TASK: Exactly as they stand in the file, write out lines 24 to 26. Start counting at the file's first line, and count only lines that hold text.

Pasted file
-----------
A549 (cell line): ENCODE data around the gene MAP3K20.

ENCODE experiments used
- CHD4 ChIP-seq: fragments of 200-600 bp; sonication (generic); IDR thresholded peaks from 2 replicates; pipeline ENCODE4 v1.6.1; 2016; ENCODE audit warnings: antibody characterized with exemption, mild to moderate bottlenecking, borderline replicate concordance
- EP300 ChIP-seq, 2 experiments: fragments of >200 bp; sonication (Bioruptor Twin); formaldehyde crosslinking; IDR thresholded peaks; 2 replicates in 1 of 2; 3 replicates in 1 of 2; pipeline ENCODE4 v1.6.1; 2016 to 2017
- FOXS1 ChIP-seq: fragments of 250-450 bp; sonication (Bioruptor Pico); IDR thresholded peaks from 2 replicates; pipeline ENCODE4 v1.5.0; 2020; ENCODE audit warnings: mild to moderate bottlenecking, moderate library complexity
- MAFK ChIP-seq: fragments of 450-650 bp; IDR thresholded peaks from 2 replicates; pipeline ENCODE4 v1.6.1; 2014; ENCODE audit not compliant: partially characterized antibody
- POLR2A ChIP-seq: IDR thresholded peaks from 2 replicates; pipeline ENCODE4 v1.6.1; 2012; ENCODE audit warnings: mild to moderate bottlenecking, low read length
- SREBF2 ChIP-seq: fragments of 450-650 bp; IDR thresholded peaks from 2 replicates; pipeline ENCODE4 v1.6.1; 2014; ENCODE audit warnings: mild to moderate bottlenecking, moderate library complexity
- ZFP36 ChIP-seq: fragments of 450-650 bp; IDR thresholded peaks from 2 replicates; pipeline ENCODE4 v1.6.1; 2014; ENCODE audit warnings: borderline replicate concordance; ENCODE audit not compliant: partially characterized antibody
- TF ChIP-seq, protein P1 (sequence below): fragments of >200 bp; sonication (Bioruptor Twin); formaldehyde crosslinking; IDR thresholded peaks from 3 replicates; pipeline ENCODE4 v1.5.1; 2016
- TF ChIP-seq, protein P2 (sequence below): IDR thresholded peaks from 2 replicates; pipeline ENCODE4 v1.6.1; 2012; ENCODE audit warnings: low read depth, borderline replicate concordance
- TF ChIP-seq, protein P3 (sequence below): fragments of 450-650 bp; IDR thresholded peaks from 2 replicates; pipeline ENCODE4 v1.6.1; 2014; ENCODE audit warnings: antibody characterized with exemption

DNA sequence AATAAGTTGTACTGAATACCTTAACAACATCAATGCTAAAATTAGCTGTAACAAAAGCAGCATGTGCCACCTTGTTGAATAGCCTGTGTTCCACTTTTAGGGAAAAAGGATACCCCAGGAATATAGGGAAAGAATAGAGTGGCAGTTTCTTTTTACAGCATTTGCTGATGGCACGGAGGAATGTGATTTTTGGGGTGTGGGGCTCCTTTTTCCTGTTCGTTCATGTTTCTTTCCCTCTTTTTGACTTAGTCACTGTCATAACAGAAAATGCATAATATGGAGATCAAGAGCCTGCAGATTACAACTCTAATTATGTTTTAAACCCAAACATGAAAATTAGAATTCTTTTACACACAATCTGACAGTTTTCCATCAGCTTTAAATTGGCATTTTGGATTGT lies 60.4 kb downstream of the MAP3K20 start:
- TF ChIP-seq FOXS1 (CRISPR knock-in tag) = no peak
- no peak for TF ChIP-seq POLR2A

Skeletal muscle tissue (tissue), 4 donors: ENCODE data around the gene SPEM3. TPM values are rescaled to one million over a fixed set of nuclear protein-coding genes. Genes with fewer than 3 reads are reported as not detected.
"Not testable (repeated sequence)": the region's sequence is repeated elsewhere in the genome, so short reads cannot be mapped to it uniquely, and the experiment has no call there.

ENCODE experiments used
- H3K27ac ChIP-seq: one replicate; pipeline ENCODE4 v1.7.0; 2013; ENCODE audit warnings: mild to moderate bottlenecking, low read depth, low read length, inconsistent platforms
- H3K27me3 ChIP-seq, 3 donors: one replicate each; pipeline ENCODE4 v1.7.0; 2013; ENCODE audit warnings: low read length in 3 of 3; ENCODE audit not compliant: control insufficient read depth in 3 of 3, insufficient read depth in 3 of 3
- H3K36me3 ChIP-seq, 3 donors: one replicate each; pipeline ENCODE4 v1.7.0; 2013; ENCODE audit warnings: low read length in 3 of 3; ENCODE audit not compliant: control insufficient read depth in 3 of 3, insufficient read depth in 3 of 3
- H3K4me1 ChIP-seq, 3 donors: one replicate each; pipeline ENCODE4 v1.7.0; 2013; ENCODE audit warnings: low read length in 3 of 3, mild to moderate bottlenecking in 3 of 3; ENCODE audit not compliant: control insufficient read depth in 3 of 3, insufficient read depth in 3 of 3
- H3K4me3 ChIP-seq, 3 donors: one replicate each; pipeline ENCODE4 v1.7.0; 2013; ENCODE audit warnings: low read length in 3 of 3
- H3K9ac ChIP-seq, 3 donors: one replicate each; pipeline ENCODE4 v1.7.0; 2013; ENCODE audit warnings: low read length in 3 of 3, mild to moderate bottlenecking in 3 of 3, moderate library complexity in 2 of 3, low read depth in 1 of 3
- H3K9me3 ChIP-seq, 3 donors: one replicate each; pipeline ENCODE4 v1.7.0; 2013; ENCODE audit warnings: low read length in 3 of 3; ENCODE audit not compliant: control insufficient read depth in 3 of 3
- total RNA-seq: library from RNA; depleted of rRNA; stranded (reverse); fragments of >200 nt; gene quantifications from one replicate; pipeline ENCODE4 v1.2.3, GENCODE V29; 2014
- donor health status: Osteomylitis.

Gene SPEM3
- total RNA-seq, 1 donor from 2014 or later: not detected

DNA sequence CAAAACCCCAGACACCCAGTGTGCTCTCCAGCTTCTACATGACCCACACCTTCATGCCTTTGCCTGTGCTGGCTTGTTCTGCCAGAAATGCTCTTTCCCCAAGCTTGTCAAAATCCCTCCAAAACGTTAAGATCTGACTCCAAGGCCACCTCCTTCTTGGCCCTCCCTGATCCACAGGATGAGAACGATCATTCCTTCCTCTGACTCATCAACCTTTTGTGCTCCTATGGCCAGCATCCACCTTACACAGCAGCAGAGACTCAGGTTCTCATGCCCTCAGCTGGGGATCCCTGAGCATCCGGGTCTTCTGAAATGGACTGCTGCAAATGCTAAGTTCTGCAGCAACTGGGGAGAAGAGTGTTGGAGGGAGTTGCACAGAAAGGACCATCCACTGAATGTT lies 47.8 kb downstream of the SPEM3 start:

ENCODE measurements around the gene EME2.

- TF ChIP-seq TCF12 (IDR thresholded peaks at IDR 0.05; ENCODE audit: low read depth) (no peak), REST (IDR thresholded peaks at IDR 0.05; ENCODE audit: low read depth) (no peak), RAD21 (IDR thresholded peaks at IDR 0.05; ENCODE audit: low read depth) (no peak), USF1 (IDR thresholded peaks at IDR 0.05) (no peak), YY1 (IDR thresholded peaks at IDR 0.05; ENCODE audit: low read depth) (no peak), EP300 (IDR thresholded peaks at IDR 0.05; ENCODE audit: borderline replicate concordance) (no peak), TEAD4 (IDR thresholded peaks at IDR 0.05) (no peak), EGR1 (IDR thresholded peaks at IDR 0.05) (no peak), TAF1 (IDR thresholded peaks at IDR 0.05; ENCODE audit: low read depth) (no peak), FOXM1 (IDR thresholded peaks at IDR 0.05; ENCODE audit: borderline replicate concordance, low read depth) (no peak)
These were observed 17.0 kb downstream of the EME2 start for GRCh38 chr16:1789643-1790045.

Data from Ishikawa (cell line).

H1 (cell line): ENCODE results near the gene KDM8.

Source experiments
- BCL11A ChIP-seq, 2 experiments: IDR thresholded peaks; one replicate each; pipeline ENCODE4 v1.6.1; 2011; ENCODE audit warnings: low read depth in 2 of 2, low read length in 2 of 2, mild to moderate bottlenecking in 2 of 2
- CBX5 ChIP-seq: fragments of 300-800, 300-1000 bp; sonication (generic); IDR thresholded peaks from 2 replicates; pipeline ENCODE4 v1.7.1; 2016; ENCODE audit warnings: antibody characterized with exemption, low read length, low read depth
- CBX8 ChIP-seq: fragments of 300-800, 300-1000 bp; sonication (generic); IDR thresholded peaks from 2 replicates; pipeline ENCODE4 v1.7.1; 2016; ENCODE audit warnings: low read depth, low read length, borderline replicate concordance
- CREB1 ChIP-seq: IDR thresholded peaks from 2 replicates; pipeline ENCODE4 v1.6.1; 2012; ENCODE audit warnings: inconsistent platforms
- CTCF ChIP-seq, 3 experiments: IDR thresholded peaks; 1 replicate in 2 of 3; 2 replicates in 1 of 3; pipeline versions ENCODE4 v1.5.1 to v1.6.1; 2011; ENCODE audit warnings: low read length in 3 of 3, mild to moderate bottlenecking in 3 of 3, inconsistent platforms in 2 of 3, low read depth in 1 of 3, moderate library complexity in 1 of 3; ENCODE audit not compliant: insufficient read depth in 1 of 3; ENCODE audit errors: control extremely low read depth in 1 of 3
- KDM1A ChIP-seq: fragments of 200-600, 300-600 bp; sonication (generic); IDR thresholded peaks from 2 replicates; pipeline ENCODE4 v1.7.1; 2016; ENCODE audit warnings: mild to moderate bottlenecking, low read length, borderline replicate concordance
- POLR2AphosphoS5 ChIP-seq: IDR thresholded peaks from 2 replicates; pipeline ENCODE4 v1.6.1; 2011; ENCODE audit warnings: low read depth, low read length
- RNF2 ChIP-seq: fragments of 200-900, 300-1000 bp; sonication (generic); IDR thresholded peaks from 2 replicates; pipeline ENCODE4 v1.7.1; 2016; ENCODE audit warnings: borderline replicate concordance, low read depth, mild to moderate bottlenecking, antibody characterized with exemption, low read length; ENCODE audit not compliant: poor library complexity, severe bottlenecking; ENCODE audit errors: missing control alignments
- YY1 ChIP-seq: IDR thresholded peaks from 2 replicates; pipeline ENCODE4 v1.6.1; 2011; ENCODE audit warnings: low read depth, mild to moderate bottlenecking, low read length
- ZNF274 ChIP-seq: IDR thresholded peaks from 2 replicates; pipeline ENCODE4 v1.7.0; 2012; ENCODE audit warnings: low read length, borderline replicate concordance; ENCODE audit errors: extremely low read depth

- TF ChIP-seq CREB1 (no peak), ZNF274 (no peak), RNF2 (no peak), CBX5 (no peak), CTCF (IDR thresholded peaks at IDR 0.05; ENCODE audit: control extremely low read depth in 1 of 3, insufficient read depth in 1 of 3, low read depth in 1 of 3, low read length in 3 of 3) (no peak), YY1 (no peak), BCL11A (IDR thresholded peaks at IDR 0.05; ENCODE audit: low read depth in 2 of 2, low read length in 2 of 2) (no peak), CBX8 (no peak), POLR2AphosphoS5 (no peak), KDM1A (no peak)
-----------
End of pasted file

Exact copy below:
- H3K9ac ChIP-seq, 3 donors: one replicate each; pipeline ENCODE4 v1.7.0; 2013; ENCODE audit warnings: low read length in 3 of 3, mild to moderate bottlenecking in 3 of 3, moderate library complexity in 2 of 3, low read depth in 1 of 3
- H3K9me3 ChIP-seq, 3 donors: one replicate each; pipeline ENCODE4 v1.7.0; 2013; ENCODE audit warnings: low read length in 3 of 3; ENCODE audit not compliant: control insufficient read depth in 3 of 3
- total RNA-seq: library from RNA; depleted of rRNA; stranded (reverse); fragments of >200 nt; gene quantifications from one replicate; pipeline ENCODE4 v1.2.3, GENCODE V29; 2014